It’s 11:33pm and I’m actually supposed to begin working on a new project due next week but I just can’t seem to bring myself to do so until I’ve written all everything down about the past week. I’m currently sitting down on our couch with thoughts brimming in my head and wondering if last week as just a dream or not. However, thanks to n memory cards filled up with time-lapse photos and videos, my sandals and sneakers stained with paint, maybe last week really happened!
I really sound so repetitive but I just really am grateful for having the opportunity to be able to paint on walls–131 square meters at that–with kindred souls, friends & loved ones! *Why do I feel I’m about to get a comment about the overuse of ‘kindred souls’? Hahahaha.* But wait, let me organize my thoughts and group themor else you will find me taking you here and there in my labyrinth of musings! The last mural we did for Serendra was 9 x 8 feet so having to do a bigger one really brought many lessons, realizations & beautiful reminders about art & life in general. 🙂 *My 2 favorite topics if you have noticed.*
1. A Sense of Community – Life must probably be laughing at me right now. All those years of “Where can I get a clone so I can finish all my pending work?” was just actually a call for me to wake up and really be humble to realize that work cannot be done by a single person…or 5…or 10. The wall was painted by a total of 26 people. We started at 5 and ended up at 15 per day! I really miss everyone in the team. I miss our dinners together! By this time, we’re usually cleaning up our brushes and saying our good byes to each other and preparing yet for another day of mural making.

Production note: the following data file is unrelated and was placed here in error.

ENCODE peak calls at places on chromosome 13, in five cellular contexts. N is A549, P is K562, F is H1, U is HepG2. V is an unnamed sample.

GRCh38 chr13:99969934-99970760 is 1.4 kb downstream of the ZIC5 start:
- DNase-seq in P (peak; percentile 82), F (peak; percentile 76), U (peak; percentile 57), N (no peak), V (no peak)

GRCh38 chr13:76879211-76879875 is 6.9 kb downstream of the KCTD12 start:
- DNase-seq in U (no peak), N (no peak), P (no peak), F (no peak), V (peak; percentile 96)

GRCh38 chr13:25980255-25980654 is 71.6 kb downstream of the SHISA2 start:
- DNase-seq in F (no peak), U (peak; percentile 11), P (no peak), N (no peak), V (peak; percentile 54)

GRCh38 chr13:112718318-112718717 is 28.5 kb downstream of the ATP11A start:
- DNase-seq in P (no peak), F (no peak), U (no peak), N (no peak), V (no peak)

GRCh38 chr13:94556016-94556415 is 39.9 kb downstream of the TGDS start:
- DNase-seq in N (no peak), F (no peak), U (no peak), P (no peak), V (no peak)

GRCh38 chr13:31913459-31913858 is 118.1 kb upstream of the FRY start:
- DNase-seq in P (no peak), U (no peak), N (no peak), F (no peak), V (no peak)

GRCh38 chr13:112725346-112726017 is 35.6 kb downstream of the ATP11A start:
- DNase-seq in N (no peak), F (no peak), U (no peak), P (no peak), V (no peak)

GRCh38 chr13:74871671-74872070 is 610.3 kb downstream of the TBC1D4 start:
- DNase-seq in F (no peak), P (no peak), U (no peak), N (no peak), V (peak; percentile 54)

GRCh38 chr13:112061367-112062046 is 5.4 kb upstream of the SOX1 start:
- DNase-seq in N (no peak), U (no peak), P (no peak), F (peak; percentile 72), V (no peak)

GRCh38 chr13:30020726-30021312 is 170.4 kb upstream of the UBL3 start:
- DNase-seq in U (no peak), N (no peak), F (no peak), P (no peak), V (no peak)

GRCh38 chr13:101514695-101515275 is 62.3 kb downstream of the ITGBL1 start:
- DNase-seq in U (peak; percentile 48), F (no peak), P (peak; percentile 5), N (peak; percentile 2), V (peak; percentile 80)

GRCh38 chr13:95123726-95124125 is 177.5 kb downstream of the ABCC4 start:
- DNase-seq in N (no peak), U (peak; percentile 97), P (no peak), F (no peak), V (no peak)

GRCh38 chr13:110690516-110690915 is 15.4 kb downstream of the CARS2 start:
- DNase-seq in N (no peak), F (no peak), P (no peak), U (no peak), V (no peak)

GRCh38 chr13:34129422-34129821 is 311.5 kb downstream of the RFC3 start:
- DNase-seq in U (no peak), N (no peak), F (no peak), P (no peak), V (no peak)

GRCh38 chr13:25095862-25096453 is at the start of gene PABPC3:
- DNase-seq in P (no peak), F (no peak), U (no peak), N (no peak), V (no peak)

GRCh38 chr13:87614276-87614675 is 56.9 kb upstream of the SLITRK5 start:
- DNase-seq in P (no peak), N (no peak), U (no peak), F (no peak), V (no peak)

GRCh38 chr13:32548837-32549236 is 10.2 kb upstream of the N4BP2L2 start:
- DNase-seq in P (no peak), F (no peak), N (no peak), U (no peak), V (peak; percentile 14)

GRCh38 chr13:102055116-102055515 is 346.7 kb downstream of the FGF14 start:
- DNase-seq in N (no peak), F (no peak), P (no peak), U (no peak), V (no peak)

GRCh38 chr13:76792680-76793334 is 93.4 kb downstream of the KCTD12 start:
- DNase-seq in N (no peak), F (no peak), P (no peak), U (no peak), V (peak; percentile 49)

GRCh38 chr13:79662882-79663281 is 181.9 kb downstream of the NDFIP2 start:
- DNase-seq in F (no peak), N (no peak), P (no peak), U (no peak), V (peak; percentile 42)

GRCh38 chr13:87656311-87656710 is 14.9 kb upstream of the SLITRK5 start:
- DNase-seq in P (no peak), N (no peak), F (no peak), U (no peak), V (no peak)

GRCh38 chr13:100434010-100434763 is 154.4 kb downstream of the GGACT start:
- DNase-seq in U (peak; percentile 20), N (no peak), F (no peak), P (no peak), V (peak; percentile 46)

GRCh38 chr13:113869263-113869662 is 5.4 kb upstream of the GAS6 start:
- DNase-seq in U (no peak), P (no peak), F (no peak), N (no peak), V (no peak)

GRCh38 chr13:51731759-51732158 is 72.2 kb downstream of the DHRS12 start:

Start. Just start. Still LOLing every single time I’m looking at this photo. We were at Day 0 of painting but I actually felt productive then. The wall designs just got approved and we’re ready to paint!
I chose something vibrant for the palette but also placed some pastels (pink & light blue) plus the bluish black to balance it.
It just made sense to me that these colors were in harmony–as I was finishing the design for the last wall, it dawned upon me that the orange & green are for Ayala Malls then pink, blue & dark blue for the Googly Gooeys!
2. Saying YES – One afternoon, as we were celebrating a family event in Tagaytay, Chef Tony Boy Escalante passed by our table as he did his usual round greeting diners at his place. He was talking about his new venture in a new location and he said, “You don’t know when opportunity will strike but when it presents itself to you, you have to be really ready!” I just thought, wow. What a yummy lunch with food for thought as a bonus.
I remember being asked several times by members of the team why I took on the project considering the timeline. Well, first of all, I’ve been wanting to do a mural again. I’ve been daydreaming about something interactive, colorful and geometric to the point that I mentioned several times to Riley’s dad that should I ever have a studio, I will paint my own wall. He said that I should week after week if I really wanted to! So, when I was contacted to work on the project, my mindset was just all about getting it done and finding the means to make this happen. Secondly, if I didn’t say yes, I don’t know if I would actually be able to sleep having passed up the chance to do something like this.